Wait, first, it’s sooooo fucking weird that Bo Schembechler just died today.


In a post last week, I took serious issue with New York Sun columnist Allen Barra’s pessimistic take on the Giants and especially Eli. I was hoping that Eli would come out against the Bears and have one good game to stem the tide of bad games, proving me right and the pessimistic Barra wrong. Unfortunately, he did no such thing. As Barra points out in his weekly Giants recap, appropriately though melodramatically titled “Passing Game Deteriorates Along with Giants Super Bowl Hopes,” Eli’s 3.8 yards per throw was around half of Tiki’s 7.4 yards per carry. Pretty sad, and it makes it five bad games in a row for the Easy Man.

Barra’s article also points out the following disturbing stat: “In his first four games,” Barra writes, “Manning threw 146 passes, averaged eight yards a throw, and had nine TDs to five interceptions. Since then, he’s thrown 147 passes, averaged 5.6 yards a throw, and had as many interceptions, six, as touchdowns.”

Yikes. Now, I’m not about to do what some casual Giants fans, or some New York-haters (such as my cousin Adam, from Chicago, who relished the moment when he declared “You guys have a serious problem at the quarterback position,”) are saying, but these numbers don’t lie. His performance of late, which now encompasses more than half the season, will not do; Eli needs to turn it around quickly and drastically.

(Of course, we die-hard G-Men fans know that good or bad, the future of the franchise depends on the guy. It’s kind of our job to stay behind him, lest the accumulation of negative energy, fueled by the New York media, drag down his still-young [and still promising!] career.)


Colonel Tom has been getting killed in the wake of the failed field goal/Hester run-back play, but worth taking a look at which part of the play people are objecting to. Is it the decision to go for the field goal? Or the Giants falling asleep on the return?

Let’s start with the call to go for the field goal. In his article, Barra, who has been no fan of Colonel Tom through the years, actually goes out of his way to defend him. According to Barra, the logic for going for the field goal went something like this:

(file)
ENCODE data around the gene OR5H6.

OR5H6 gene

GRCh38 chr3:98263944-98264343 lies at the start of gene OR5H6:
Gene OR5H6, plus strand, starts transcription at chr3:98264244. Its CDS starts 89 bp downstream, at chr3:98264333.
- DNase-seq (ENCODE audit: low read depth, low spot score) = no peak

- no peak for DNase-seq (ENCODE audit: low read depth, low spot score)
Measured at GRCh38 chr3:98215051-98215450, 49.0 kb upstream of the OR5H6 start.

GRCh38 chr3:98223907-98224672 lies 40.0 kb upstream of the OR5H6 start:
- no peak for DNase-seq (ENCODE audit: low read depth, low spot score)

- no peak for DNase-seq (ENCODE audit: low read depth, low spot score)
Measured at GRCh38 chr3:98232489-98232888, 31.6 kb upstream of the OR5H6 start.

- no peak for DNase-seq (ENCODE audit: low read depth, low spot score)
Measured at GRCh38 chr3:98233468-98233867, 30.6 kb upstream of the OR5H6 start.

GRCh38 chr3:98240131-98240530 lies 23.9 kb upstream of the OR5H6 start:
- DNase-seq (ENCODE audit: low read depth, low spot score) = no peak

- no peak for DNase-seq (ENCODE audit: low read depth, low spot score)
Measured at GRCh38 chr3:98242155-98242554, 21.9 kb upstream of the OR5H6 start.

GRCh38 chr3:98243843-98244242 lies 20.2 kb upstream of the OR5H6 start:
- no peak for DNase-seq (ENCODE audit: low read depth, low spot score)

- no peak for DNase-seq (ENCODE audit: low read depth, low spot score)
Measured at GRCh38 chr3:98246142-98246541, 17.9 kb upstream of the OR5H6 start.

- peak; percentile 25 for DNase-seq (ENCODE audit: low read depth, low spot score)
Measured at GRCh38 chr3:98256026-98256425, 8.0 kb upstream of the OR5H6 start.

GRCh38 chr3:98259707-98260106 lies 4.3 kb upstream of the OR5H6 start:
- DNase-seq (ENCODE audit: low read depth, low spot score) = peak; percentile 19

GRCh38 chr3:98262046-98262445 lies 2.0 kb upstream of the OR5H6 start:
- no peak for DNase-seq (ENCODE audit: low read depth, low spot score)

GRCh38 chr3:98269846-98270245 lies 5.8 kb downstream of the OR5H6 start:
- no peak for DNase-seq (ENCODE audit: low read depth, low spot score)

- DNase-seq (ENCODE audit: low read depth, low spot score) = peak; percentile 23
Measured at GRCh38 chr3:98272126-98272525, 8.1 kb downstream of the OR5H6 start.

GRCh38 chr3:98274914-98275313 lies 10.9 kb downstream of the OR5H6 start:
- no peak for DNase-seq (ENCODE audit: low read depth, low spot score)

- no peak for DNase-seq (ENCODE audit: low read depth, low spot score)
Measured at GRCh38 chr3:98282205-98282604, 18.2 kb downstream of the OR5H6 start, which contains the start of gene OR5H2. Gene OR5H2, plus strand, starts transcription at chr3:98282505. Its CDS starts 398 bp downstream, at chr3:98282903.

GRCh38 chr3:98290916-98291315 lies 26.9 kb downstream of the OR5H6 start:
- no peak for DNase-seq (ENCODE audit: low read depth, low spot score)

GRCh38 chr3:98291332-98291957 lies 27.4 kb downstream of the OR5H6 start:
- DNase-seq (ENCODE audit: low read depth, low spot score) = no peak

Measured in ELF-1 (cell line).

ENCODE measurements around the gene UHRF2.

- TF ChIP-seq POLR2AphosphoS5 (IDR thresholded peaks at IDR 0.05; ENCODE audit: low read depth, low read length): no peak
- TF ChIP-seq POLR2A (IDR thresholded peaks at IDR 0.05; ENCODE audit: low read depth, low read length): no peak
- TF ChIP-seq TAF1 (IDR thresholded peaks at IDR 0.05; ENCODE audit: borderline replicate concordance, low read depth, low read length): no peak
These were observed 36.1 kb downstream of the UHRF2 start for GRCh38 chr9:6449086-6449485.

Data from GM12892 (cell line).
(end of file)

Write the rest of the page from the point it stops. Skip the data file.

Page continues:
–Feely was attempting a 52-yarder on the same side of the field that he had comfortably drilled a 46-yarder a little over an hour before. (BTW, have you ever seen that much curvature on Feely’s kicks before? Was that all because of the wind? It was weird, because his first kick [the missed 33-yarder] kind of knuckled in the opposite direction.)

–If Feeley misses, the Bears get the ball back on the 34-yard line, but if the Giants punt, there’s a good chance that, as good as Feagles is, the Bears would have gotten the ball at the 20-yard line on a touchback. In other words, there was a strong possibility that not taking the risk would have only saved the Giants 14 yards.

But let’s assume that Feagles’ punt pins the Bears back at the 10, which would have been a pretty favorable outcome as far as punts go. That still would have saved us only 24 yards.

–To Colonel Tom, and to me, I’ll admit, it was more important to get within one point, seize momentum of the game (the Meadowlands would have been absolutely rabid from that point on), and take the pressure off the offense (who would no longer have to punch it into the endzone), and instead shift it to the Bears defense (who would have had to keep us out of field goal range).

All Feely had to do was do what he did when he knocked in the 46-yarder with room to spare. But alas, he actually wound up kicking it in front of the goalpost with room to spare.

But when Hester caught the ball instead of letting it fall short, it actually looked like the Giants could have had caught themselves a bit of a reprieve. If he had downed it or gotten tackled before the 20-yard line, the play wouldn’t have been all that worse than a punt. And if you assume that the Giants field-goal team was doing what it was supposed to do (busting it down-field once they looked up and noticed that the kick was falling woefully short with one of the game’s most dangerous return-men camped underneath it), this is really what should have happened.

Ah, but the worst conceivable scenario unfolded. Actually, it wasn’t even conceivable, which is really why it wound up happening.

But this leads to the other thing people are knocking Colonel Tom about: How is that such a drill-sergeant, discipline-type guy presides over a team that is characterized by these types of mental lapses? Overall, this is a legitimate question, but it’s worth noting that people went out of their way to defend him on the Hester play.

Right after the game, Jay Feely said that they had just practiced that play on Friday because they remembered that the Bears had done that last year when Nathan Vasher brought back Joe Nedney’s short field goal. I mean, it’s not as if it wasn’t on the Colonel’s mind.

And in the WFAN broadcast after the game, no less an authority than Carl Banks (who is really, really on-point, for those who aren’t familiar with the Giants radio crew) said: “On long field goals, the first thing the coaches holler is ‘cover.’ Jay Feely said they practice that every Friday. That’s not a coaching issue. Players have to do their part.”